I noticed a few poker tells I thought were significant in the 2011 WSOP Main Event final table, and I’ll be talking about them for the next couple blog posts. But for the most part, the tells were very few and far between. There were only a handful of moments in the play between the final four players (Heinz, Lamb, Staszko, and Giannetti) where I thought someone’s body language was giving away good information. This lack of tells is due to a couple reasons, in my opinion:
1) Poker tells are rarely useful in any game between good players
2) Most good players are smart enough to become fairly unreadable with a minimum amount of effort
I’ll talk about the first point in this post; the idea that tells play a very insubstantial role in most poker games played between strong players.
You might assume that because I write about poker tells that I think they’re very important. But nothing could be farther from the truth. I find them the least important thing to focus on; fundamental strategy is by far the most important thing to learn. (Having said that, I think tell knowledge can add significantly to a player’s win rate, but that’s only going to be after a player is very skilled fundamentally.)
In a no-limit game, I believe the most important situations in which to spot poker tells are these:
1) Pre-flop, when a player makes a significant bet (usually a 3-bet or more) with either a very strong hand or a very weak hand (which will essentially be a bluff)
2) On the river (and occasionally the turn) when a player makes a significant bet with a strong hand or a bluff
The thing these two situations have in common is that they are spots where a player’s hand strength is polarized (either strong or weak/bluff) and the player’s hand strength is fairly defined.
A player’s medium-strength hands, early on in the game, will generally not produce tells. For instance, a good player who 2-bets or 3-bets pre-flop is capable of doing this with a wide range of hands that he doesn’t feel one way or another about; he is making most of these plays just because it is good strategy. Similarly, a player who makes a continuation bet on the flop with a high card or even top pair doesn’t feel one way or the other about it usually. He could easily be ahead; he could easily be behind. These situations are not yet significant enough to cause a player to exhibit tells; they are just pretty standard situations where hand ranges are not very established and not many chips are at risk.
But if a player is making a significant 3-bet pre-flop with a hand like J5, he knows he is making a move, and he knows he would like to get a fold. If a player has tells of weakness, he will be likely to exhibit them in such a situation. Similarly, if he is raising with AA or KK, he will be more likely to be very relaxed. If he has tells of strength, he will be likely to exhibit them at that point. But, for the most part, good players aren’t going to be exhibiting tells in most situations, and that’s even assuming they have reliable tells in the first place.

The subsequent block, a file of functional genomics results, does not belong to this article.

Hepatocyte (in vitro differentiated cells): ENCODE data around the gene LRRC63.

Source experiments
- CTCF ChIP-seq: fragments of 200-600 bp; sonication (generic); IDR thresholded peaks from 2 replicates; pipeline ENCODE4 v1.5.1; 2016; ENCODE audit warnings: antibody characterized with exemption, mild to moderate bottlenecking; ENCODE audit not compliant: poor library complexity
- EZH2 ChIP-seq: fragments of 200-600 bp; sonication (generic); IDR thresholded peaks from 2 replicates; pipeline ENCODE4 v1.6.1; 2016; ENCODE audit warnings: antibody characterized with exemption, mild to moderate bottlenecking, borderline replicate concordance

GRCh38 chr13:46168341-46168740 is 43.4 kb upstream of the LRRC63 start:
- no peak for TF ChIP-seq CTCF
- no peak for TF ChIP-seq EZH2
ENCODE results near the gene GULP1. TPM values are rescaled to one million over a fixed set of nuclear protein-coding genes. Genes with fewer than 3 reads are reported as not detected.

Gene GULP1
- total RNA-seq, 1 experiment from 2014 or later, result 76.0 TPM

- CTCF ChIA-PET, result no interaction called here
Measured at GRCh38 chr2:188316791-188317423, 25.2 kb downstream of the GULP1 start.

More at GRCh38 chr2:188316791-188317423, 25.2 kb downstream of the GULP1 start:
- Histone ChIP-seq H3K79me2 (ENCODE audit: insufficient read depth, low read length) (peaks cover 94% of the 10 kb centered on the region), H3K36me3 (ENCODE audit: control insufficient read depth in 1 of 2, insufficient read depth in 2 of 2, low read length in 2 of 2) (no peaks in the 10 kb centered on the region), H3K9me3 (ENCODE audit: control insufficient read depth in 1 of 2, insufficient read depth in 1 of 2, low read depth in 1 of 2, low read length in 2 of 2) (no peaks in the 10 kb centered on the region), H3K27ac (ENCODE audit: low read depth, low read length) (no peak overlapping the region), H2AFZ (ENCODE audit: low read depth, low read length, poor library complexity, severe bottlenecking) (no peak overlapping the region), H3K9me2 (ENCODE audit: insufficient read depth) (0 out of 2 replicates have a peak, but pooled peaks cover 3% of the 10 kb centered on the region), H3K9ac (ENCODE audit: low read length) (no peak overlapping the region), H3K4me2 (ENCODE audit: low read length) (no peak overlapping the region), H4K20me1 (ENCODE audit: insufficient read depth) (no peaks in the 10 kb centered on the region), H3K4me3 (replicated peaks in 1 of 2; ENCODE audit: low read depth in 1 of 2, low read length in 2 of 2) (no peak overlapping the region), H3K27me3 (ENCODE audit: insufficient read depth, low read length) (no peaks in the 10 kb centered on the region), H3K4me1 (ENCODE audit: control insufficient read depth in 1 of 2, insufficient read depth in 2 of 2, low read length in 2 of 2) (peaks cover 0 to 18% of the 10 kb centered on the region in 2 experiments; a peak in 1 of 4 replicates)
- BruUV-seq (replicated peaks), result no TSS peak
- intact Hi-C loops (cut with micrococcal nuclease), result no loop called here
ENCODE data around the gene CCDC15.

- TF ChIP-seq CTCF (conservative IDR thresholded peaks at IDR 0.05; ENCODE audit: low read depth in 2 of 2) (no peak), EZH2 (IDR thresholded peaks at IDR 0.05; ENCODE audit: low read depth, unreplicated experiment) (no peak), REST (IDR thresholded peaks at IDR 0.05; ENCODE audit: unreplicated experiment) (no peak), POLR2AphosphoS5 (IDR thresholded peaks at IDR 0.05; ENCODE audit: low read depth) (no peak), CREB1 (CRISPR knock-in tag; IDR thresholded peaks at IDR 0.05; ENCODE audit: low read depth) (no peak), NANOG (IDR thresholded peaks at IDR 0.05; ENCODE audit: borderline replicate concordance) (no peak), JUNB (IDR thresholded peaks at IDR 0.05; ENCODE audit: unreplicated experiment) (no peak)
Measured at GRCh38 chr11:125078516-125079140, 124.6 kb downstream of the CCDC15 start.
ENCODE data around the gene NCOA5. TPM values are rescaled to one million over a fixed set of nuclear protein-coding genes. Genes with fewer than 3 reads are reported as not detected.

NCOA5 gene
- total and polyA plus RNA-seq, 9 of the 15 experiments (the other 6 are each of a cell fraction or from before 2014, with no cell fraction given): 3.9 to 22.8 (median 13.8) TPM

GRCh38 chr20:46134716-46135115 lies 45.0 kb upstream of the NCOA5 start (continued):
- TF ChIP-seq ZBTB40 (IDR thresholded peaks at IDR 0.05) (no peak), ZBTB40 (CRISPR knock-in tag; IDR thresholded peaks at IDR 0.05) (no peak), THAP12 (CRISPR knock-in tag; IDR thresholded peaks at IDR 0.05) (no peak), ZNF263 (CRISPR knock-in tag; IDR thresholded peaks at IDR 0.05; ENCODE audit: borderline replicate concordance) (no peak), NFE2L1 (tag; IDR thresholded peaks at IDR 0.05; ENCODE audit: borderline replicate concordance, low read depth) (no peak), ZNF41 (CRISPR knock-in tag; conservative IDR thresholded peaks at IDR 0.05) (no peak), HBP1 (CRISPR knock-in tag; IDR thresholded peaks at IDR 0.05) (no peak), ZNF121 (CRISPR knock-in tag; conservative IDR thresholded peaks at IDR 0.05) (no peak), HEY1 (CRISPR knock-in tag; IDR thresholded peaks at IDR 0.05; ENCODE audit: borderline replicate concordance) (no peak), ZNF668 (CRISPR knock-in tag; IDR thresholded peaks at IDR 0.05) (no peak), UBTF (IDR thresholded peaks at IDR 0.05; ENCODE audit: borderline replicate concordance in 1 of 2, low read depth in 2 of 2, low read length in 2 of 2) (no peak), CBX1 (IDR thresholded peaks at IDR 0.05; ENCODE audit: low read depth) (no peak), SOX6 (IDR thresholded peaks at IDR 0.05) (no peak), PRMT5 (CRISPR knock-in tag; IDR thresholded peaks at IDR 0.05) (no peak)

A significant river bet is another situation where a player might exhibit tells if he has them. This is because hand strength is usually completely defined on the river. A player who bets or raises the river will usually know whether he wants a call or not. Whereas, on the flop or the turn a player could easily be betting high cards or a draw and not feel any way one way or the other; he could just be playing based on an opponent’s perceived hand range and proper strategy. But when you bet the river, you are most always going to know whether you want a fold or a call to your bet. (I say ‘almost always’ because good players are capable of balancing their actions in such a way that they really might not feel a particular way about whether an opponent calls or folds.)
This is why, when I play no-limit against decent players, I tend to only look for spots in the situations I’ve mentioned; when a player is making a significant bet pre-flop and when they are making a significant bet on the river (and occasionally the turn). Unless there’s a significant flop or turn bet (like an all-in), I tend to not waste my time looking for tells on the flop or turn.
In most live games these spots don’t come up very often (slowness of the game is a factor of course.) Even when they do come up, it’s not a given that there’s going to be a tell involved. It’s only in those spots when the bet is significant AND when a player’s hand range is polarized and fairly well-defined (either quite strong or quite weak) AND when that player actually has tells to exhibit. Obviously these situations do not align very often in a live game, and even less so when you’re playing with decent players.
I would also add that the nature of big tournament poker makes it even less likely for reliable poker tells to arise. This is because good tournament players know they have to be aggressive in order to give themselves a chance to win. They are capable of making a lot of moves without feeling one way or the other about them. They also are under a lot of pressure and stress overall (especially these final tablers), which results in an evening out of the tells they exhibit.
I should end with the point that poker tells are only infrequent when playing against good competition. Most bad or mediocre players will have a ton of tells. This is where most of the value of reading poker tells comes from; playing bad players. The fact that there were only a handful of meaningful tells on the WSOP final table shouldn’t discourage you from learning about tells, because you probably won’t usually be playing against high caliber opponents for millions of dollars.